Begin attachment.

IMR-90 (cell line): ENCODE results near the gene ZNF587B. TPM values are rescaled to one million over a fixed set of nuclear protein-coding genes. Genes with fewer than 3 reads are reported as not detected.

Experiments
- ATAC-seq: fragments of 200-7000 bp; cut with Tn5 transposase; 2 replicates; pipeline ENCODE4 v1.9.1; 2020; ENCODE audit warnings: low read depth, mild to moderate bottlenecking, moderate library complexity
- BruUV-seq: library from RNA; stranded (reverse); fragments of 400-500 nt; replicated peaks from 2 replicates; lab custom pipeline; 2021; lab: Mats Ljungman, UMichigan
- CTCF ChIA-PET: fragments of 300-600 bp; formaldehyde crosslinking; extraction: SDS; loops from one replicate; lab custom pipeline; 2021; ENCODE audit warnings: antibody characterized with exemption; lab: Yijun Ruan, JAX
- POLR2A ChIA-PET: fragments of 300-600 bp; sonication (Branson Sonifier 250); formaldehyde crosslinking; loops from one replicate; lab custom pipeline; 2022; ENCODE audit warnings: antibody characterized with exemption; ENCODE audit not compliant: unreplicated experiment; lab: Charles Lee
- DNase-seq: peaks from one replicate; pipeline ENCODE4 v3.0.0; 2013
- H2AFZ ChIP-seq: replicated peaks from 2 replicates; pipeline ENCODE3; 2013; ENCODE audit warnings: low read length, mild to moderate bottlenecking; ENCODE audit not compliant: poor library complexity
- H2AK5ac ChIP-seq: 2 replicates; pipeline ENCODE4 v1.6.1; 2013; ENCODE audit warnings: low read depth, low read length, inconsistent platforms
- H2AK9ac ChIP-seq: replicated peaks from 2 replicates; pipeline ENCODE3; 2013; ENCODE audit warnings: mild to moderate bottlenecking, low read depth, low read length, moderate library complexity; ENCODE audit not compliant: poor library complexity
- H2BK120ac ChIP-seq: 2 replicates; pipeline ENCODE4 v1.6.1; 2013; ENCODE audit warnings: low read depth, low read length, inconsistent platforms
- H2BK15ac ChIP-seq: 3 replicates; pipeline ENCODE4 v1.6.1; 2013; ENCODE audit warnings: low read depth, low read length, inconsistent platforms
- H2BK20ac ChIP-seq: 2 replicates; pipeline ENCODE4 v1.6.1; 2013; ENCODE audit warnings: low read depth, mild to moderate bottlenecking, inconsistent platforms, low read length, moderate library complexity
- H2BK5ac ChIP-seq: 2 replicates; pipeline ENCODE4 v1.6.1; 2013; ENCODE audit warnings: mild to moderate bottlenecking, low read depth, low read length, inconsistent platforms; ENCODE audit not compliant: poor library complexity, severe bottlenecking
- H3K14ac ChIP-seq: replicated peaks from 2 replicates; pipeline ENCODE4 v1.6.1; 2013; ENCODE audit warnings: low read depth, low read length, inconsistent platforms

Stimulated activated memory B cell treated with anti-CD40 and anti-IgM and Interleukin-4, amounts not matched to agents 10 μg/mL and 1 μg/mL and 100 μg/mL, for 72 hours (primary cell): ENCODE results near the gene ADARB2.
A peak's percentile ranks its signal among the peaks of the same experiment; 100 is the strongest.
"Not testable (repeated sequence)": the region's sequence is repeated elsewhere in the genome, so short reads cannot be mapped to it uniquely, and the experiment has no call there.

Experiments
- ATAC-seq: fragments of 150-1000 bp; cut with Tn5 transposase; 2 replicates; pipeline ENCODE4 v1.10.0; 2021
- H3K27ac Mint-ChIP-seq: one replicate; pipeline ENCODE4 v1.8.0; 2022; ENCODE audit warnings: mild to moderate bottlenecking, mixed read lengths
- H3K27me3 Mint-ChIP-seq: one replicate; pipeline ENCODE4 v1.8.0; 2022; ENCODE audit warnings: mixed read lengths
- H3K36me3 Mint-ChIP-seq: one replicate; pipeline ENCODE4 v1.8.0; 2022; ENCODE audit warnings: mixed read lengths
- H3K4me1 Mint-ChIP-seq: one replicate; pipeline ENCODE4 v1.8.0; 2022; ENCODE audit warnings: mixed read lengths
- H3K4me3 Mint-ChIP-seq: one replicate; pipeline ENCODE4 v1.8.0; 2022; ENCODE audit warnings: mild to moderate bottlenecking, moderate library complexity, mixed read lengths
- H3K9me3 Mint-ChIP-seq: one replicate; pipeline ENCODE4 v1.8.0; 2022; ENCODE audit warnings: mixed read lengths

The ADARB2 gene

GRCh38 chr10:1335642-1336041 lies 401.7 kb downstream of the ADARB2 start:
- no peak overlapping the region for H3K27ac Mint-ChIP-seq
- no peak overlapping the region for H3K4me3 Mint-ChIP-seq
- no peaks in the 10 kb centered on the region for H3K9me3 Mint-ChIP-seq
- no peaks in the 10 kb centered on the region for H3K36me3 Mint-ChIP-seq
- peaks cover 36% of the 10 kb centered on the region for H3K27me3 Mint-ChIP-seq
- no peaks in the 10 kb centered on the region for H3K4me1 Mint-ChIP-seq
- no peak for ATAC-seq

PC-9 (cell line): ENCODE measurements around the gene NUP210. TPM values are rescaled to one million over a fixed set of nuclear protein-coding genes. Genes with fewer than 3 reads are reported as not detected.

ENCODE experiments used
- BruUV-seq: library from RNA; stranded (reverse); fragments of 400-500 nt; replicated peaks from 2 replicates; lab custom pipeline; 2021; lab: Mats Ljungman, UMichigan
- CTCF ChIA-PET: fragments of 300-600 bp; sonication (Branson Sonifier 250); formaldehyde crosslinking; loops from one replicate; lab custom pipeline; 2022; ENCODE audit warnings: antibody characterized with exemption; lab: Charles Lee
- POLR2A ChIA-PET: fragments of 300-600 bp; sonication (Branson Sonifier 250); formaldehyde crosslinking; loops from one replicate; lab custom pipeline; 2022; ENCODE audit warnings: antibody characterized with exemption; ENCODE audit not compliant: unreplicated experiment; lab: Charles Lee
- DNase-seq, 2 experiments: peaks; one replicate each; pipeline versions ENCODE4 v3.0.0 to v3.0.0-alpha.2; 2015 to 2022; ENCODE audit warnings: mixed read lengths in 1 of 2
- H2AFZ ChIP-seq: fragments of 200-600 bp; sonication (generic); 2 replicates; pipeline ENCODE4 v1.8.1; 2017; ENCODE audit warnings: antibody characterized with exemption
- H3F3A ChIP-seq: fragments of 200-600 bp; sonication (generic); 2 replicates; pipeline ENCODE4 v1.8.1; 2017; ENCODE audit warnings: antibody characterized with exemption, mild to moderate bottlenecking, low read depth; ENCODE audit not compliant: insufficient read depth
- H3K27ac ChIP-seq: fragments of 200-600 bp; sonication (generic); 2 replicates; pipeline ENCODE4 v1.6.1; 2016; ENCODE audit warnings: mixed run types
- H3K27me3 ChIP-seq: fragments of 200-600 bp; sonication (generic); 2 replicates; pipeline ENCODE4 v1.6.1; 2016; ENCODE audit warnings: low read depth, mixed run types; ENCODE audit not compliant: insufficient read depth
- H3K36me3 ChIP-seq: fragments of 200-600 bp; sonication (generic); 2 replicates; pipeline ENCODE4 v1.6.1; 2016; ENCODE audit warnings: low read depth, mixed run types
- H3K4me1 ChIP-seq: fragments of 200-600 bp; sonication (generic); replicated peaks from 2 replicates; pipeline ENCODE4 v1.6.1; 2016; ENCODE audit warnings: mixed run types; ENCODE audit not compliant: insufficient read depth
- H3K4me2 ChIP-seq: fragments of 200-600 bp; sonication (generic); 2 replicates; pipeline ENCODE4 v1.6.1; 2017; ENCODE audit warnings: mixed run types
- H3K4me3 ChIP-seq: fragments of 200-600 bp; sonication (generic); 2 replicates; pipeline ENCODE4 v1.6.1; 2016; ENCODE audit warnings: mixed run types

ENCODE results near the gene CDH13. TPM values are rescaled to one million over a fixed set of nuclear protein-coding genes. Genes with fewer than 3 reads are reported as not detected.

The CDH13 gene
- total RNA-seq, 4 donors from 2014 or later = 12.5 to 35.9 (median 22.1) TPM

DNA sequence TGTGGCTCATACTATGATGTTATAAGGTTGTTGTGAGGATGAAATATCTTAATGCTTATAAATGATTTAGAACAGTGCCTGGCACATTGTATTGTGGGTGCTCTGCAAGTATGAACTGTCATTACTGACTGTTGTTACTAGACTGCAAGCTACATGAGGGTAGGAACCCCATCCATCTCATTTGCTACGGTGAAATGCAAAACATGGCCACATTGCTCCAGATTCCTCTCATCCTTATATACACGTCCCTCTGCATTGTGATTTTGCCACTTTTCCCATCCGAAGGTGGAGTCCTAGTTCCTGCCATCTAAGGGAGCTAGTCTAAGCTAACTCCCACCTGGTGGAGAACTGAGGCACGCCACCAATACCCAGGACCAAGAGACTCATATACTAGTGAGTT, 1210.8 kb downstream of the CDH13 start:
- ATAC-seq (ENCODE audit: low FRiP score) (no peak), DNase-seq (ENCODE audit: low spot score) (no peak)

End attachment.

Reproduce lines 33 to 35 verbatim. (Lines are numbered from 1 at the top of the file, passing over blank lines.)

- peaks cover 36% of the 10 kb centered on the region for H3K27me3 Mint-ChIP-seq
- no peaks in the 10 kb centered on the region for H3K4me1 Mint-ChIP-seq
- no peak for ATAC-seq